The dissolution of biotite and chlorite at 25°C in the near-neutral pH region

Journal of Contaminant Hydrology (Impact Factor: 2.89). 02/1996; 21(1):201-213. DOI: 10.1016/0169-7722(95)00047-X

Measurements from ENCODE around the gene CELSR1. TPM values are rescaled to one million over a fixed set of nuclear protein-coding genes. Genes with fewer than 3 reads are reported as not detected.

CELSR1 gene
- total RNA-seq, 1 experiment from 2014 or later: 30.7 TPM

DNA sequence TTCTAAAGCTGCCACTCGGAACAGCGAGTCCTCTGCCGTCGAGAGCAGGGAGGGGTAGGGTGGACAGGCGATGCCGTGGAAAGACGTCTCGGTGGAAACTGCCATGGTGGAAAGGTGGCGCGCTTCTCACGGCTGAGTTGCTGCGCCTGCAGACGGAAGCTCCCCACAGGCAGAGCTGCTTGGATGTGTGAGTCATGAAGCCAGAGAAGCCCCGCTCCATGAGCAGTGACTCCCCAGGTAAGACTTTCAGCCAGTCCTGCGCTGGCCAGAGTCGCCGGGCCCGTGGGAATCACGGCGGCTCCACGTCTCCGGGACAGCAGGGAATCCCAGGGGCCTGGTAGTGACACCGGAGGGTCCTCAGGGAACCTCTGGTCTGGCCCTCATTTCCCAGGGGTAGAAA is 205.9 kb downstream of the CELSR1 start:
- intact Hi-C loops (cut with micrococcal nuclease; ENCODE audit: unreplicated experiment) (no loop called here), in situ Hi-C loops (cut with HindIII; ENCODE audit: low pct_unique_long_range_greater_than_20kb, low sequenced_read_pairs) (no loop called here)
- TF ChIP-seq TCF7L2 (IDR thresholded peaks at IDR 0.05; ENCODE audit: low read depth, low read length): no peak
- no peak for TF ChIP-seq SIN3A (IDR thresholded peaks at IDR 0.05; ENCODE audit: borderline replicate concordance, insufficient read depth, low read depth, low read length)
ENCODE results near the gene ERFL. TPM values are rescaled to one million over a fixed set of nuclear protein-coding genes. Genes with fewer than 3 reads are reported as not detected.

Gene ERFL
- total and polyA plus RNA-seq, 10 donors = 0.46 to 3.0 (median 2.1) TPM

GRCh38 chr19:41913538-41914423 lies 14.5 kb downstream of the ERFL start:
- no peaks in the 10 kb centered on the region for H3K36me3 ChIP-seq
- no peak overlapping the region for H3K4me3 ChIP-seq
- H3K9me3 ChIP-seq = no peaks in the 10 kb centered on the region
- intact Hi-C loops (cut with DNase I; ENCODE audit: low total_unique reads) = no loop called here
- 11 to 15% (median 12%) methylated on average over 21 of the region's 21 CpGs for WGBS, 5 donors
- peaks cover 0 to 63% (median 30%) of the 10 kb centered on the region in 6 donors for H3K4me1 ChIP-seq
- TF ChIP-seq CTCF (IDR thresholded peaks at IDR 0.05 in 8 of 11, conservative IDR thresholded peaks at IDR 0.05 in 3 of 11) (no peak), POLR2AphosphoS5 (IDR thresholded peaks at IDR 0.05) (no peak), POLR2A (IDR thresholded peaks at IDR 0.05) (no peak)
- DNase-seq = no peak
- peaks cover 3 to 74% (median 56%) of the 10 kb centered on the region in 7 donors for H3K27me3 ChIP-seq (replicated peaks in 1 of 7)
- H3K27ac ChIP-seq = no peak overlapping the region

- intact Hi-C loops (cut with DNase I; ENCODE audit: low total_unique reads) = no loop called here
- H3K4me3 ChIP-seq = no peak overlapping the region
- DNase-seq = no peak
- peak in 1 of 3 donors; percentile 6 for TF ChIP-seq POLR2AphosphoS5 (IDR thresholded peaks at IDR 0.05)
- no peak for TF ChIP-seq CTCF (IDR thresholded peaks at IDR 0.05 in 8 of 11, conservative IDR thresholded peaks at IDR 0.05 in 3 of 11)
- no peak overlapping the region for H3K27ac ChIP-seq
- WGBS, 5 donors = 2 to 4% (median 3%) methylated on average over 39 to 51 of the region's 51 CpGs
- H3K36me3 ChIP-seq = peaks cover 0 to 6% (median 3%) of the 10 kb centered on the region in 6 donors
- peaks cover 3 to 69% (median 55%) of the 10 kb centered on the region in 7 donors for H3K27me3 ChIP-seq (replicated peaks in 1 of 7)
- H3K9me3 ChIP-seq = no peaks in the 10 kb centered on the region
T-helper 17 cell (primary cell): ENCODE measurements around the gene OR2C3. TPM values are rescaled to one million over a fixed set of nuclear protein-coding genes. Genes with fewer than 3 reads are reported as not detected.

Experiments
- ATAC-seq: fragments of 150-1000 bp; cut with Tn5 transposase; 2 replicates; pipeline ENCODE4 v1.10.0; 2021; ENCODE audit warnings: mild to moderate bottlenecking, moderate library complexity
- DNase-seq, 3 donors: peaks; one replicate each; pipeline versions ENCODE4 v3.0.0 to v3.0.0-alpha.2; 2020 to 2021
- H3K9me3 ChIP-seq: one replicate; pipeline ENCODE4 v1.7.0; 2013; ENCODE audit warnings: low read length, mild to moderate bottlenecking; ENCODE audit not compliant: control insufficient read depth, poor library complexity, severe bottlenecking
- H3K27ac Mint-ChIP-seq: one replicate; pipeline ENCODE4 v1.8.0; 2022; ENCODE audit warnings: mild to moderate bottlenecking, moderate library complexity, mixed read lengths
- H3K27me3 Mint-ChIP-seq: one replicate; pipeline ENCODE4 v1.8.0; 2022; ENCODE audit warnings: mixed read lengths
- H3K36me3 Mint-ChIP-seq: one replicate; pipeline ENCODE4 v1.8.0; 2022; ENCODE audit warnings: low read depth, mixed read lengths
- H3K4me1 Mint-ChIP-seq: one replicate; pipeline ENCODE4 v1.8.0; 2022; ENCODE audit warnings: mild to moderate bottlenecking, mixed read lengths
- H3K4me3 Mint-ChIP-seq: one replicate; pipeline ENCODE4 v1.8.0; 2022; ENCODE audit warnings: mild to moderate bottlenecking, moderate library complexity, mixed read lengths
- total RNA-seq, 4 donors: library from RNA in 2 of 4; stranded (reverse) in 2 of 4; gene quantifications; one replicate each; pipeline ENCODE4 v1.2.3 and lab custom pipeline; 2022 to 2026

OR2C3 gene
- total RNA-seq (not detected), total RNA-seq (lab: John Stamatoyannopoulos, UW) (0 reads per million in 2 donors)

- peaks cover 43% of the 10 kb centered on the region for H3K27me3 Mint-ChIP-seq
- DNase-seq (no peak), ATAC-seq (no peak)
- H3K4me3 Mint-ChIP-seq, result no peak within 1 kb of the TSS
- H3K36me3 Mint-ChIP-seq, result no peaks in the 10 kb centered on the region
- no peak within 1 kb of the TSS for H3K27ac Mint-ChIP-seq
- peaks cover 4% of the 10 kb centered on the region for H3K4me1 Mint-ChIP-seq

ABSTRACT We studied the dissolution of biotite and chlorite in laboratory systems with flow-through and batch reactors. The initial dissolution of biotite in the near-neutral pH region, under N2(g) atmosphere is highly non-stoichiometric. A slow linear release of iron during a period of weeks indicates a surface-chemical-reaction-controlled mechanism of release for iron. The release of potassium is much faster than that of iron. A parabolic dependence of accumulated release with time suggests a diffusion-controlled mechanism of potassium release. The rates of magnesium, aluminium and silicon release are between those for potassium and iron and approach that of iron with time. There is no significant influence of (bi)carbonate or pH on biotite dissolution rate or stoichiometry in the pH region 7 < pH < 8.5. The release rates of elements from chlorite are close to stoichiometric and similar to the iron release rate from biotite. In closed batch reactors at near-basic pH the composition of test solutions in contact with biotite is apparently controlled by gibbsite (Al), kaolinite (Si) and Fe(III)-(hydr)oxide. We estimated a turn-over time (101−102 yr) for molecular oxygen and a time scale (10 months) to develop characteristic Fe(II) concentrations for a granitic groundwater.

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